And at the bottom they find everything that they left behind still there waiting for them. They find the hungry, the sick, all those poor people who have been bringing their needs to Jesus. They’re still there. Jesus is going to be very busy on his way to Jerusalem. Teaching and touching them and healing them. The disciples come down from the mountain and they keep walking with Jesus, going forward despite their fears. Despite his fears, as he moves towards Jerusalem. They walk right through the pain and suffering of the world to the cross, and beyond to the resurrection.

So I think in our own lives we all also have moments of close encounter with God. When Jesus touches us, our experiences are different from what those disciples experienced on that mountain. Our experiences are usually a little more subtle, and maybe that’s a good thing. But we still experience the touch of Jesus if only we learn to feel it. God is still present with us, but we have to learn to notice.

More than anything, I think we experienced that reassuring presence of God through the love that is present in the world. God is still coming into the world through us. We experience God in prayer, but not just in prayer. We experience God through the love of our families, through the support of our friends. Through the beauty that is all around us.

Where I’m standing here this morning, not only do I see your beautiful faces—which are beautiful—but also that sunlight coming in the window, just touching the pews and the wall. It’s so beautiful if only we stop and notice these things. God is with us in those moments of grace also, I think. Which can be like little transfigurations in our own minds.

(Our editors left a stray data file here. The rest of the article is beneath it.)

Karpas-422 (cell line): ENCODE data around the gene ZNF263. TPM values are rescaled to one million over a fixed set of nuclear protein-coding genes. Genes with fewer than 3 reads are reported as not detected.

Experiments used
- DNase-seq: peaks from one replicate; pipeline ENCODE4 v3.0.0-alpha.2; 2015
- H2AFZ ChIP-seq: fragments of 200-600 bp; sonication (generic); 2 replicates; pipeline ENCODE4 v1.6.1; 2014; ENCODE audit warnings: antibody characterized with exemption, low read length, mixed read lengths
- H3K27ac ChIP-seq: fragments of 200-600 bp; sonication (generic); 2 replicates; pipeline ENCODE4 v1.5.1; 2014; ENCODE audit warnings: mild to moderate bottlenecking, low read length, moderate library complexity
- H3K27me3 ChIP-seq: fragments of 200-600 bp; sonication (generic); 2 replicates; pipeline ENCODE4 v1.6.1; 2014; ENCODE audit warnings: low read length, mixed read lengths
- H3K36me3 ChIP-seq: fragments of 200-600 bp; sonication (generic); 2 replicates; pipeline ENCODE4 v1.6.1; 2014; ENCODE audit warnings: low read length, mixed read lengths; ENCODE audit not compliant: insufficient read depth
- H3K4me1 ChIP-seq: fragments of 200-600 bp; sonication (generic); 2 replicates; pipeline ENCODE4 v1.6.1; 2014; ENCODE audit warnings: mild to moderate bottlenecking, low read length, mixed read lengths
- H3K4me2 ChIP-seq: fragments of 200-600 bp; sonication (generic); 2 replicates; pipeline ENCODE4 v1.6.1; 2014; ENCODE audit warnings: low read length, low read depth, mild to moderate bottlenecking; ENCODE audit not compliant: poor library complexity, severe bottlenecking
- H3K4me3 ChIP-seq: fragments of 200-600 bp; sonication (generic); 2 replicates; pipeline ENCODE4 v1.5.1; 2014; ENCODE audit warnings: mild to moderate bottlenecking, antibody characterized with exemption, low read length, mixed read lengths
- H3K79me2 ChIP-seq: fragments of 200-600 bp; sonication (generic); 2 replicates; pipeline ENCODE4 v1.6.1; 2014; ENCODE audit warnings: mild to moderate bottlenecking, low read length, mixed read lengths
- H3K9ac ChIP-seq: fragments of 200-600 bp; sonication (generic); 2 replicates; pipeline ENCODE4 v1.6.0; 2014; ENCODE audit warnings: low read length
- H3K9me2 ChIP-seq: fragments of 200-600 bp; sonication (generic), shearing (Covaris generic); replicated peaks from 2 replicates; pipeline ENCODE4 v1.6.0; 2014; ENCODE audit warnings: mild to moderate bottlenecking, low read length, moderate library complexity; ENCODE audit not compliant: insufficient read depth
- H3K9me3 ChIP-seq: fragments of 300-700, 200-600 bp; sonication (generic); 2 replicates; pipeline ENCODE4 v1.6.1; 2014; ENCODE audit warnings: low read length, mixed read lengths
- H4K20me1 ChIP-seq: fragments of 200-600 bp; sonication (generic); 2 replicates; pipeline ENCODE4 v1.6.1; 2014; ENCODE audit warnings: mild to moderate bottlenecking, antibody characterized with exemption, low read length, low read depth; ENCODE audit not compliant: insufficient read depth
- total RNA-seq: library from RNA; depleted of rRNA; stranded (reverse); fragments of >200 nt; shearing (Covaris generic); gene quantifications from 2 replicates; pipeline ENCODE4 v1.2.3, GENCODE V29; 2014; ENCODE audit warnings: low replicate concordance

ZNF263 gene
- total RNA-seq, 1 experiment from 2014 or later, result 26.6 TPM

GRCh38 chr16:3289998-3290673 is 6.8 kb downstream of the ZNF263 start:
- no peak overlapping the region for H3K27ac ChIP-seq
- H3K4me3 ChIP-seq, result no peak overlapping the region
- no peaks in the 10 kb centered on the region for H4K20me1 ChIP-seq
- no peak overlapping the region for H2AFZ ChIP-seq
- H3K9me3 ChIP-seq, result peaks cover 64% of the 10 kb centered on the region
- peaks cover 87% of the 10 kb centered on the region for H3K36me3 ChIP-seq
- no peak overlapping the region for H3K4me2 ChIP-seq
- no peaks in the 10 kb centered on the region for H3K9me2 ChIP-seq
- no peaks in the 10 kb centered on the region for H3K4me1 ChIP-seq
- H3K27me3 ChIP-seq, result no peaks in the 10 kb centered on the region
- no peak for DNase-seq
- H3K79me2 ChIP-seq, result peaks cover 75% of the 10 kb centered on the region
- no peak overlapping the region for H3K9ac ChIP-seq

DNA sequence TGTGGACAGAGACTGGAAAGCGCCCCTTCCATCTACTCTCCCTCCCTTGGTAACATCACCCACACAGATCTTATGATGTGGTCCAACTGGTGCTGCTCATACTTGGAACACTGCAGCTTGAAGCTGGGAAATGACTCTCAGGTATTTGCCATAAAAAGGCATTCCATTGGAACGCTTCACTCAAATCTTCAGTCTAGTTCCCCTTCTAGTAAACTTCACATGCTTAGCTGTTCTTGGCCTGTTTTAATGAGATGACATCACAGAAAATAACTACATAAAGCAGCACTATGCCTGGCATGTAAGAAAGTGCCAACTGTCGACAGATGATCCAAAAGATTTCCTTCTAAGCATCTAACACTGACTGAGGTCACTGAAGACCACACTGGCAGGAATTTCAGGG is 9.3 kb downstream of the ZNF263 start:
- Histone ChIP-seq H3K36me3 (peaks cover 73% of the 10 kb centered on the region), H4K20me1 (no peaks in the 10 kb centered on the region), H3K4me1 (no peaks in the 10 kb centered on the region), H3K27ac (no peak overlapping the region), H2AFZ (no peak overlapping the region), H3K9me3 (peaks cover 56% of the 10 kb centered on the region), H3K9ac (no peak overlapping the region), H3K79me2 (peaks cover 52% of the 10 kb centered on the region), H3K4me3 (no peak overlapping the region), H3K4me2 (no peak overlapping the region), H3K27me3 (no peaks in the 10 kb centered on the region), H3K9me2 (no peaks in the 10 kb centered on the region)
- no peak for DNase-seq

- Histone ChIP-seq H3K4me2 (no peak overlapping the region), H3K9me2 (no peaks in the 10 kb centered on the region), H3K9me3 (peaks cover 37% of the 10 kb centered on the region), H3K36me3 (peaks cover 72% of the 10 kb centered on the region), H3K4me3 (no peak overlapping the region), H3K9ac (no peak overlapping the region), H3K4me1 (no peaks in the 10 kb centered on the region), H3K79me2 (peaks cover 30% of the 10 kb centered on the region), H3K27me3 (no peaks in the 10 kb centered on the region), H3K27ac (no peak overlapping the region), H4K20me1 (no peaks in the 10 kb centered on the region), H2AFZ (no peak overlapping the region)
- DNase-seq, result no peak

And we become aware of all of this, first of all, just by noticing. Just by making a point of noticing, just by making a point of looking around and seeing where God is working in the world.

I think it’s not a coincidence that we hear this Gospel at the end of the season of Epiphany, just as we’re about to enter into Lent. I heard plans for your pancake dinner, so I know you’re getting ready. The time is coming. Ash Wednesday is this week.

This particular Gospel is a reminder to us that for Jesus and for every one of his followers, the suffering and the glory go together. They’re inextricably connected. You don’t get one without the other. The way to the empty tomb takes us straight through the cross. So it’s not a coincidence that we hear it today and it’s not a coincidence that Matthew repeats some of these same exact words in this passage again. When Mary Magdalene and the other Mary appear at the tomb on Easter morning, and they meet the angel who’s waiting there.

Once again, the Gospel says these followers of Jesus are terrified. Once again, they’re reassured by the same words” “Do not be afraid.” The angel tells them, “Do not be afraid.” And once again we hear one particular word, the word raised. In today’s Gospel, when Jesus tells Peter, James, and John to get up, the literal translation of the original Greek would be, be raised. When the angel at the tomb speaks to the Marys, saying, “You’re looking for Jesus but he isn’t here. He has been raised,” it’s the same world. And they leave quickly in fear and in great joy to tell the others.

It’s a reminder I think, that we are resurrection people. Unlike those frightened disciples on the mountain top, we know how the story ends, and we don’t give up. We might fall down but we get up again. We are raised. We keep going. We keep walking with Jesus. We keep on loving in his name.

Amen.